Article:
People believe what they want to believe. So a front-page story in The Australian newspaper on Monday about fraud at AusAID no doubt confirmed to many the rampant waste in Australia’s foreign aid program.
The commentary on the facts in that story was in itself a fraud. In each of the seven cases presented, the fraud was detected and dealt with by AusAID systems, and in five out of seven cases all monies were recovered.
In total, the net amount at issue was under $1 million. As the Foreign Minister noted at the time, this was a substantial sum – but perhaps a fraction of the recent fraud against the Victorian branch of the Liberal Party.
News Limited is not immune either, with managing director Rupert Murdoch being embarrassed several years ago to discover substantial irregularities in some of its Australian sporting interests.
Attempted fraud happens everywhere – in unions, in business in government – here and overseas. The issue is its scale and whether cost-effective measures have been put in place to manage the risk.
AusAID delivered a program in 2012-13 worth more than $5 billion. No business, especially operating internationally on that scale, can have zero fraud. That benchmark is a recipe for absolute risk aversion and business failure.
Safeguarding taxpayers’ money is incredibly important – and there is lots of work to do, as the recent politicians’ expenses scandal has shown.
Because of the known exposure to fraud, aid money is followed very closely, reported on consistently, with accounts audited independently.
What we need to ask is how aid fraud stacks up against attempted fraud in other government departments and in other international development agencies? In both cases, AusAID was at the lower end. In 2011, Britain reported detected aid fraud of 0.016 per cent, whereas Australia reported 0.012 per cent for 2011-12.
That result should be the subject of commendation not condemnation.
So what is really going on here?
Telling people what they already believe is a tried and true marketing strategy. Tapping into prejudice is much easier than trying to convince people some of what they believe is wrong. The more it can be amplified and a sense of injustice created the more it can be used to further particular ends.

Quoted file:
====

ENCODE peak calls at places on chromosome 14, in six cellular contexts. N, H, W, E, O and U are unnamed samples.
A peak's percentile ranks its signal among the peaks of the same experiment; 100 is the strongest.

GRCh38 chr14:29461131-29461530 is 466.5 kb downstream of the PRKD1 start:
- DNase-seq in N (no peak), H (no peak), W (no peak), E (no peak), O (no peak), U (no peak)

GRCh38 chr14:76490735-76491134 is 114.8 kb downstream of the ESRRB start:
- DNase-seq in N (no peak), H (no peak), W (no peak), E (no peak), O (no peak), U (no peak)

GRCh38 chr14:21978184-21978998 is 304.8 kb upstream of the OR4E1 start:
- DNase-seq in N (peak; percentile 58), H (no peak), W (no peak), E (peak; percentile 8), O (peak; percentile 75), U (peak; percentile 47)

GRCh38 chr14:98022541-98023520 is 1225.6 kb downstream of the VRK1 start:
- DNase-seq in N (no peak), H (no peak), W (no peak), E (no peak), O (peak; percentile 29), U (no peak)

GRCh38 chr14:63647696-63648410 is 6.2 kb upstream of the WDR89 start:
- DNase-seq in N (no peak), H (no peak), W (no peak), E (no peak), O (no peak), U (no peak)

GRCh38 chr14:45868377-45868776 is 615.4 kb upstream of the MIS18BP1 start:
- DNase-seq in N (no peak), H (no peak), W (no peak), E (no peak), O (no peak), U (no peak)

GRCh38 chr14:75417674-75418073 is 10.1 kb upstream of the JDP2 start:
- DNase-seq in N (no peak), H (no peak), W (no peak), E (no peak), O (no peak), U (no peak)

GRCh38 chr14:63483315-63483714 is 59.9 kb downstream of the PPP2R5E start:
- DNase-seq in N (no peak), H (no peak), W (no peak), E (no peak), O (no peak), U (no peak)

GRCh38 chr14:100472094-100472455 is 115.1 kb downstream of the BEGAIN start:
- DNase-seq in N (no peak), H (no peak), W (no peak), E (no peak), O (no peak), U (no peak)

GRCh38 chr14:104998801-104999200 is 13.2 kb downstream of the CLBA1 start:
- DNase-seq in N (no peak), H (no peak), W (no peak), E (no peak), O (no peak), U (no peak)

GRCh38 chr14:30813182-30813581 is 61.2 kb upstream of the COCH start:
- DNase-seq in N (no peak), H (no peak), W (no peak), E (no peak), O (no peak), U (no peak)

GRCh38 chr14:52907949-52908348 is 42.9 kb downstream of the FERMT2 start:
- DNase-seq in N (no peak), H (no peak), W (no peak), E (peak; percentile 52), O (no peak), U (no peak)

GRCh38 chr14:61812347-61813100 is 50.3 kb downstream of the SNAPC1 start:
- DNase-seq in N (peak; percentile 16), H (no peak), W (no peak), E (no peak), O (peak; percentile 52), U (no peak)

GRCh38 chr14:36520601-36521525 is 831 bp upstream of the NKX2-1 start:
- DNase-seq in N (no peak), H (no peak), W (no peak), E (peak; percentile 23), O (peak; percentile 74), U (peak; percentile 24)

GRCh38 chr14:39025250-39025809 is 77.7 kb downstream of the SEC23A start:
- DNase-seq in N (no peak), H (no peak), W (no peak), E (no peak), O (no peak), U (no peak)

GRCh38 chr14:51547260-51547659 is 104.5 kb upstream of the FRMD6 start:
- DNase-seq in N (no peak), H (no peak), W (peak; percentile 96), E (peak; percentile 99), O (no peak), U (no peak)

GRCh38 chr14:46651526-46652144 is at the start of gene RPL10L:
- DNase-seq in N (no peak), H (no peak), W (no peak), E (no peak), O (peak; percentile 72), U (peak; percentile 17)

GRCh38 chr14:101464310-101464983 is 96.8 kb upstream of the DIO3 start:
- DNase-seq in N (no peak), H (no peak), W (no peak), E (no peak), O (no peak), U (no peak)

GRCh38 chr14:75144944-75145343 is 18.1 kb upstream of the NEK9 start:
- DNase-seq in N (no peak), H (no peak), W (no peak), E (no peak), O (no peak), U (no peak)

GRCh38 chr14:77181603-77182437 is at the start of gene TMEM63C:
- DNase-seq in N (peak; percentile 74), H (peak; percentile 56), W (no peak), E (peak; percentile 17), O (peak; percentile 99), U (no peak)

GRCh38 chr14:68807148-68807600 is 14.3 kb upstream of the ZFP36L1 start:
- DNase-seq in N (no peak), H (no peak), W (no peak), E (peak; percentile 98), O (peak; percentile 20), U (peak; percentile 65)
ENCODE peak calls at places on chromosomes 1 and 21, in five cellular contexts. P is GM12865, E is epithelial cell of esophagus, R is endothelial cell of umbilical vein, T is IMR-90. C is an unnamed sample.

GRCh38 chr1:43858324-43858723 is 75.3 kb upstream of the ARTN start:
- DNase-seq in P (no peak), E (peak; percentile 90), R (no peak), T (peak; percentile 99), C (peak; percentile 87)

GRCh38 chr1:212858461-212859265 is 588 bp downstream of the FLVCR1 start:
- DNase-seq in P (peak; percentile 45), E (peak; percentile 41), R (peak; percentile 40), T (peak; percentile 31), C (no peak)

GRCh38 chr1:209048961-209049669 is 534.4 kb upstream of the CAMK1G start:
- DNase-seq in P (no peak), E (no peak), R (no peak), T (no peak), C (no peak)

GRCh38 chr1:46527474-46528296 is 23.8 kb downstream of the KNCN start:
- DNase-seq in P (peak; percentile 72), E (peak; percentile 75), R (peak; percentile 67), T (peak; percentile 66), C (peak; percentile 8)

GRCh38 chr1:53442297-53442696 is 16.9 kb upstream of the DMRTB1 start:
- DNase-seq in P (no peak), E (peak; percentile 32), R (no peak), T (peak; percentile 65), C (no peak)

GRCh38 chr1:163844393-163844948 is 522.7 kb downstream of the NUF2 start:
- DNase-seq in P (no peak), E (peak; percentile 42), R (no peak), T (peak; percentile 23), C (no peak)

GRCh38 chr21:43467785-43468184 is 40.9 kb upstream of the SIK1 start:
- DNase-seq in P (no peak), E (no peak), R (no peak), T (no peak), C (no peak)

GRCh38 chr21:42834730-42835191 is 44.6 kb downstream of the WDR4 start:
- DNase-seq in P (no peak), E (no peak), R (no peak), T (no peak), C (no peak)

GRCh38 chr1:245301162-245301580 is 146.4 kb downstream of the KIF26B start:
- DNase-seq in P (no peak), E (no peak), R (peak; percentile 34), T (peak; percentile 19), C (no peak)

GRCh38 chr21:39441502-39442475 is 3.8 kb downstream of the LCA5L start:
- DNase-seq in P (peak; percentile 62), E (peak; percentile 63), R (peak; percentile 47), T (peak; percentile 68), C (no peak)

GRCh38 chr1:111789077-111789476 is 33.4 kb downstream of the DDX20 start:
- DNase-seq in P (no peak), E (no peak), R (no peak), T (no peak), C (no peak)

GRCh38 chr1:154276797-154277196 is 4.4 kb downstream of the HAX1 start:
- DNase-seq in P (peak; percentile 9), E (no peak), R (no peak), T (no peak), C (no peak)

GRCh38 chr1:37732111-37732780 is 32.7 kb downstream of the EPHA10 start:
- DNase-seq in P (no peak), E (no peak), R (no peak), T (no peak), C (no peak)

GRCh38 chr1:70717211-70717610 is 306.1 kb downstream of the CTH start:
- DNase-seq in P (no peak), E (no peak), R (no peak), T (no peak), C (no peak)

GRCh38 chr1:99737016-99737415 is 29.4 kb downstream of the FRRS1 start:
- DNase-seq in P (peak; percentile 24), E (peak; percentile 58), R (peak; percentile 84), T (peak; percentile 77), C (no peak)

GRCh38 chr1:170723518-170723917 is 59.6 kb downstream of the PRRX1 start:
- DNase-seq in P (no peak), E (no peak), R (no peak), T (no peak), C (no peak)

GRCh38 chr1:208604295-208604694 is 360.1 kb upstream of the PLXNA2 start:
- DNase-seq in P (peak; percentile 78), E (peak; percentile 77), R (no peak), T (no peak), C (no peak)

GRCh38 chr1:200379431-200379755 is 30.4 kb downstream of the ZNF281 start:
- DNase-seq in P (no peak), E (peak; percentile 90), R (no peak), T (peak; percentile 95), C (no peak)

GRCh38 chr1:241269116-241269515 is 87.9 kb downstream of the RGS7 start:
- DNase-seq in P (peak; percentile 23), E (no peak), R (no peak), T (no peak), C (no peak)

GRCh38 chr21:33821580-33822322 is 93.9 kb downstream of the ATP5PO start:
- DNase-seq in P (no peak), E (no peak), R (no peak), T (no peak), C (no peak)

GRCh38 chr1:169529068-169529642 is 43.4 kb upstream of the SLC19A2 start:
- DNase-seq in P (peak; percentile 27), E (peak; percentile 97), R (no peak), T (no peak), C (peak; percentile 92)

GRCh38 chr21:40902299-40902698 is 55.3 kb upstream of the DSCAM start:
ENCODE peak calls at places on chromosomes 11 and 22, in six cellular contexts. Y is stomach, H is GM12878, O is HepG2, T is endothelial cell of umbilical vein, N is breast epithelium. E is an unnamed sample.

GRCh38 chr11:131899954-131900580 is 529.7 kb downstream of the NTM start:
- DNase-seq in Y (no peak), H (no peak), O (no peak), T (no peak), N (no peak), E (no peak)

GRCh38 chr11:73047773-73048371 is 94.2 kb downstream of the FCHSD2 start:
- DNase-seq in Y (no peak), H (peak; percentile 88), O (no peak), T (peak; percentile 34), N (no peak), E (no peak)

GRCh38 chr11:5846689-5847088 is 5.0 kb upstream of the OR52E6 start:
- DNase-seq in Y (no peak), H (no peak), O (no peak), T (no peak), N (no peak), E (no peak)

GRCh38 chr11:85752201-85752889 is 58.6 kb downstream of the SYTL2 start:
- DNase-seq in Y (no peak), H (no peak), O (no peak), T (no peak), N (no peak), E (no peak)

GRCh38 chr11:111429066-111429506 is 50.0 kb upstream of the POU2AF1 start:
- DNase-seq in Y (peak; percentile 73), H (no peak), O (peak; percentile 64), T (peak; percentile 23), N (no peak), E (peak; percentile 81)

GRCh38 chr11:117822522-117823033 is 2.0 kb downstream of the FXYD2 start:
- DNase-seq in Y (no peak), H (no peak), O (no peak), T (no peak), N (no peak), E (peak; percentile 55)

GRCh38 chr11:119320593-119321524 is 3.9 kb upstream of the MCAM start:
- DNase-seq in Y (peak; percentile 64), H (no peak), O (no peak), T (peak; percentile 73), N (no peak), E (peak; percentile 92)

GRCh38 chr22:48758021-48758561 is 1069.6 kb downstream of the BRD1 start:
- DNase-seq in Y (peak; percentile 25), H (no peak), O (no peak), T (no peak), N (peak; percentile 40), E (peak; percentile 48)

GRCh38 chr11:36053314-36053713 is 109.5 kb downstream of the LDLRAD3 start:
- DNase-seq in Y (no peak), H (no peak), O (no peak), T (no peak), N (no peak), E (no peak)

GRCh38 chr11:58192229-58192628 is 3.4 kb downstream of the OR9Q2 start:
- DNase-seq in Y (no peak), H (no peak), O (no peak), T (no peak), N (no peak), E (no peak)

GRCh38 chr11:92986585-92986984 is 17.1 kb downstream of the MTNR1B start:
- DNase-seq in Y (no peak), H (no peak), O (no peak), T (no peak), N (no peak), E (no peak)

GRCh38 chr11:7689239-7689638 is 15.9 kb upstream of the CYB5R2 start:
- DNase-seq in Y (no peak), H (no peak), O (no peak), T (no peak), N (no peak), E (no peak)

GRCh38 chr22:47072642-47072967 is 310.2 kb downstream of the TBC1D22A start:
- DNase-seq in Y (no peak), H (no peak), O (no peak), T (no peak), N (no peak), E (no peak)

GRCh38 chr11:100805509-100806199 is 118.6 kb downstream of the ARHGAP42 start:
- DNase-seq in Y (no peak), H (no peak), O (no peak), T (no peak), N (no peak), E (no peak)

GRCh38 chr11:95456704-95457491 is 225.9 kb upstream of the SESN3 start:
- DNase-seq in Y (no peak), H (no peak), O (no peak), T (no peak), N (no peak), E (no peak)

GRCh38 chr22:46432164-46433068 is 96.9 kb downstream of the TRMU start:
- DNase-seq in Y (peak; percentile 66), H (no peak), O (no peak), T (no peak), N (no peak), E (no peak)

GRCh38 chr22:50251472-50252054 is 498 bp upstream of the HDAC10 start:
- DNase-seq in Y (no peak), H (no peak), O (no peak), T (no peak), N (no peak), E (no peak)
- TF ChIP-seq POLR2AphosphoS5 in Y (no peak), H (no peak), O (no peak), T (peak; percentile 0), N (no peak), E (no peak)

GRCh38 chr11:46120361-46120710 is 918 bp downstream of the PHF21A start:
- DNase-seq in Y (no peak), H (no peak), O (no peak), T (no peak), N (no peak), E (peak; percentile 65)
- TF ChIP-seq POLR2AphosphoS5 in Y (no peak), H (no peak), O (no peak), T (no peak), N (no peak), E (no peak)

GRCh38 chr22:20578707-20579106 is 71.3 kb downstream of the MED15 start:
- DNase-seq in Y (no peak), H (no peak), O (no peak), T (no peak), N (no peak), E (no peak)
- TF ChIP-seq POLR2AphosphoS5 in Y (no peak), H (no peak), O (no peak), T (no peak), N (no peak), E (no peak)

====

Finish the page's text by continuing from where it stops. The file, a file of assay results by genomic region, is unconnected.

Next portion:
Those ends of course would seem to already have been well-served with AusAID’s abolition and three rounds of spending cuts amounting to a third of the entire program.
The collateral damage to Australian interests is far greater than realised. There is no western country that benefits more directly and substantially from its international development efforts than Australia.
Sure, aid doesn’t deliver development, any more than the government generates jobs – but both critiques are misleading. What governments do domestically and internationally sets the framework that facilitates or frustrates private sector growth and development.
Overseas aid gives us a range of instruments to work with our neighbours on big problems that impact on them – and on us.
As former ambassador Stephen FitzGerald has recently observed, we are just not doing enough to deliver deep linkages with countries in the region.
These must go way beyond government, but government needs to lead and needs to use all tools at its disposal. That we would reduce our capacity in one area by a third is bizarre.
If Indonesia were to stop growing there would be over 250 million people on our doorstep looking for better opportunities. Now that’s a border force problem not even the Prime Minister could solve.
If PNG cannot deliver reliable health services, multi-drug resistant chronic diseases will spread across the Torres Strait into Australia.
If the mis-named “middle income countries” in the region falter, our export markets will contract.
And if we don’t help Pacific Island countries at least with climate change adaptation, several will disappear.
It is distinctly odd that we seem to fail to grasp these realities and reject a political consensus that it is worth investing in tackling them. In large part this is because we have allowed the view to develop that aid is charity, crudely dispensed. This is a terrible failure of the “development community” that it has not yet confronted.
NGOs and the left of Australian politics do not want to talk about how aid delivers substantial national interest benefits and many on the right assume those benefits don’t exist. That leaves a tiny constituency for sensible policy making. Historically there was a very unproductive schism between the aid and development practitioners in Australia and the foreign affairs professionals. That has served us extremely badly.
Integration of AusAID into the Department of Foreign Affairs and Trade might allow us to arrive at a much more sophisticated approach to both our diplomacy and development work. However, this won’t happen if we’re going to continue to allow fraudulent arguments to dominate.
Richard Moore was previously a deputy director-general at AusAID and in 2013 was responsible for fraud prevention and detection.
This blog is republished with permission from Fairfax Media.